Some think that Paul is giving an edited Ordo Solutis (Order of Salvation). But that is not his point. Rather, Paul is looking at three different perspectives on their salvation. In their salvation, the triune God has cleansed them from their sins, set them apart for Himself, and declared them to be righteous. Each perspective speaks of a different aspect of salvation.
The Casting Crowns’ song, Praise You in the Storm, begins –
“I was sure by now that you would have reached down and wiped our tears away, stepped in and saved the day. But once again, I say ‘Amen,’ and it’s still raining.”
In the middle of trials and disappointments it often seems like the Lord is slow. That must have been the thinking of those who were the first of the exiles taken to Babylon by Nebuchadnezzar. They had been told by false prophets that their exile would be short. Soon they would be going back home.
Jeremiah the prophet was still in Jerusalem and the Lord directed him to write the exiles a letter. This letter is found in Jeremiah 29. Many today have taken hold of Jeremiah 29:11 as a great promise from God. That verse is featured on many plaques in Christian’s homes and pics on Facebook. It was a great promise of God for those in exile. But to miss the context is to misapply the point of the promise.
I never wanted a cat. As a boy I never had a cat or desired one. I never imagined that as an an adult I would own a cat. But, I married a cat lover. Donna never imagined not having a cat. After many catless years, I gave her a cat for Christmas. I still don’t have great affection for cats, but I love my wife very much. We named our cat Sophie.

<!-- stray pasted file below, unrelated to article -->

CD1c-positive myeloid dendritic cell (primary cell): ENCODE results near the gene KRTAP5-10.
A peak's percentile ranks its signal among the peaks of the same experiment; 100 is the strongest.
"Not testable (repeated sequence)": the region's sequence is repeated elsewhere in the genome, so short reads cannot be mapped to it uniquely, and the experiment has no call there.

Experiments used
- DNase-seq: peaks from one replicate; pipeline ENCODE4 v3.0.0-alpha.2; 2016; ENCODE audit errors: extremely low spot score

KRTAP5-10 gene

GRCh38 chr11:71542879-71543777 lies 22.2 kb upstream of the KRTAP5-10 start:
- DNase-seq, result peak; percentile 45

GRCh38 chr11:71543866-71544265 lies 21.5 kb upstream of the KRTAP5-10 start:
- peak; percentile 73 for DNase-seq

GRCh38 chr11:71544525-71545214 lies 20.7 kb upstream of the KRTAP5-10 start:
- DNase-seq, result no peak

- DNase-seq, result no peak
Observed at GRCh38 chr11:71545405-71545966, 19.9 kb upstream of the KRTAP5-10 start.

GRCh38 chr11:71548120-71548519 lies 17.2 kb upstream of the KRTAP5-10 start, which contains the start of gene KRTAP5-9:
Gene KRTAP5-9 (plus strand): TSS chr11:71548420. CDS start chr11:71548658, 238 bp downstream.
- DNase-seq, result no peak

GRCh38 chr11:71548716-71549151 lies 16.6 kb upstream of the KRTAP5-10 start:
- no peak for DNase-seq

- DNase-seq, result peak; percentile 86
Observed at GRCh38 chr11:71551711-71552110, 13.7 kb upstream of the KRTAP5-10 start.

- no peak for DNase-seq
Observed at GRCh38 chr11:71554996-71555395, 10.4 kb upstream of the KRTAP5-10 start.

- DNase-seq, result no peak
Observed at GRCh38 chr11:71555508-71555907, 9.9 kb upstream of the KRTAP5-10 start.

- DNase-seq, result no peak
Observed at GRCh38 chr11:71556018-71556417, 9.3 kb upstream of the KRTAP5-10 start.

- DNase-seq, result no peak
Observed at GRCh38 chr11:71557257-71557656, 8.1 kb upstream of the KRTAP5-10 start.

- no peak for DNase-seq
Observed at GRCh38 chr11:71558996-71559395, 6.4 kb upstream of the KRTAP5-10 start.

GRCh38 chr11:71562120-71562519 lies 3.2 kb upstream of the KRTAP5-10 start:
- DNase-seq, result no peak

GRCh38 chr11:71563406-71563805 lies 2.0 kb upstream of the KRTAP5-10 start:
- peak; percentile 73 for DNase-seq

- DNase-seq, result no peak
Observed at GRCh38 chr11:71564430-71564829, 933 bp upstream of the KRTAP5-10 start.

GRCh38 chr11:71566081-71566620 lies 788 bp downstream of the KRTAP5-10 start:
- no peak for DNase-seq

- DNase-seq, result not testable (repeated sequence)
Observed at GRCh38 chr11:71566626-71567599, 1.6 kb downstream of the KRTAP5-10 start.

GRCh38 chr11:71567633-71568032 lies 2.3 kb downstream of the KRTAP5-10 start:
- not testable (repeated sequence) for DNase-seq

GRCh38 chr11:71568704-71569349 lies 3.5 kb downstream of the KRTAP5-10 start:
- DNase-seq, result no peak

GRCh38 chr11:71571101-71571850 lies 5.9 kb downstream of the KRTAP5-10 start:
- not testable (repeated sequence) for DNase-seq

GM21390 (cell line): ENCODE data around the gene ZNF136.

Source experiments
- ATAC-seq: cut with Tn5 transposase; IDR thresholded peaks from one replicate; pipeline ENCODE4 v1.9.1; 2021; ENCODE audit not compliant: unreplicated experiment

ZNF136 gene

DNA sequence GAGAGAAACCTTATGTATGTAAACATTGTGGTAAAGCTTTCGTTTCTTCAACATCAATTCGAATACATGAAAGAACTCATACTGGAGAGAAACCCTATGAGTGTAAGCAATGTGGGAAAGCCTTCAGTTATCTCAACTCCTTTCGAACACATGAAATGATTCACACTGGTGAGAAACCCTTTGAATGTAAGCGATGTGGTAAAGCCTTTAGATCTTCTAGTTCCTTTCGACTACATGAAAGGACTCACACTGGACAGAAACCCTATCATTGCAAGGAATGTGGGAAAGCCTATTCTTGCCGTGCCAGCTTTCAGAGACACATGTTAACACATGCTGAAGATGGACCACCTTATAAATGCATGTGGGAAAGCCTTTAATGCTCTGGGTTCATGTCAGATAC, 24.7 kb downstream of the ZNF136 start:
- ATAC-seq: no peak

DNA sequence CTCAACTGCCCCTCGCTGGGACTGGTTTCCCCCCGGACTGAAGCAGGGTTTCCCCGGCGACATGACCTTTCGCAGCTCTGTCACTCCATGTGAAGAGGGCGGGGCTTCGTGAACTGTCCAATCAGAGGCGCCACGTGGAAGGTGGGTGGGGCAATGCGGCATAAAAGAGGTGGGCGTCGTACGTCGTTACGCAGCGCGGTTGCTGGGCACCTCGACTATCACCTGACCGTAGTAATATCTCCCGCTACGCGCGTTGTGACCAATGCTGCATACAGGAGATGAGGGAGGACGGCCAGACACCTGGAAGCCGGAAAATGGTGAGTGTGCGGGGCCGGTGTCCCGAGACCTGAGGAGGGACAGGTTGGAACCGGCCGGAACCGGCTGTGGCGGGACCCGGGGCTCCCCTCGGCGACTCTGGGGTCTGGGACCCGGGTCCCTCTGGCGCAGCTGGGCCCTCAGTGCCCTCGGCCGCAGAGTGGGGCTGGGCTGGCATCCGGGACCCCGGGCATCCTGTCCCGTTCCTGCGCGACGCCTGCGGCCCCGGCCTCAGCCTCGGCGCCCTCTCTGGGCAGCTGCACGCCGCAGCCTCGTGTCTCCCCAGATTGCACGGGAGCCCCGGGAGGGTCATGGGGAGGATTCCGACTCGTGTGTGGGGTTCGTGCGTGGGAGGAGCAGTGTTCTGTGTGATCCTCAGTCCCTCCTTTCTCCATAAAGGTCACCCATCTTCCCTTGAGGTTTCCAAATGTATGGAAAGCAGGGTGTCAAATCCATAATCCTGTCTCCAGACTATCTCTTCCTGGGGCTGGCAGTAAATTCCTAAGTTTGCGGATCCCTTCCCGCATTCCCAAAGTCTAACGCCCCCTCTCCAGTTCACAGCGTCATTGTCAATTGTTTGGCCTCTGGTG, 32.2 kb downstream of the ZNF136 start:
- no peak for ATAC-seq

We have had Sophie now for almost two years. I admit that over this period of time I am more confused than ever by cat lovers. I get having a dog. Dogs are lovable, they greet you with joy at the door when you come home, they forgive quickly when you step on their paws, and desire to live close to you every day.
Courtesy of Flickr
Over the last couple of months those committed to a biblical worldview have been greatly distressed. First, there was the Supreme Court decision making same sex marriage legal in all states. Then, more recently, were several videotapes of representatives of Planned Parenthood discussing the harvesting and sale of fetal organs. Both of these events raised questions of where our country is headed and how Christians ought to respond. Below are some biblical points to help us as we seek to live faithfully in a post-Christian culture.
We should not be surprised when unbelievers act like unbelievers. According to the Scriptures, unbelievers are living in rebellion against God and His Word. They have rejected the Lord and His
Word as their standard. Romans 1 teaches us that God’s response to this has been to give unbelievers over to the consequences of their rebellion. Therefore, we should not be shocked and surprised when unbelievers think and act like unbelievers. We should be pleasantly surprised and thankful that unbelievers do not more consistently live out their rebellion.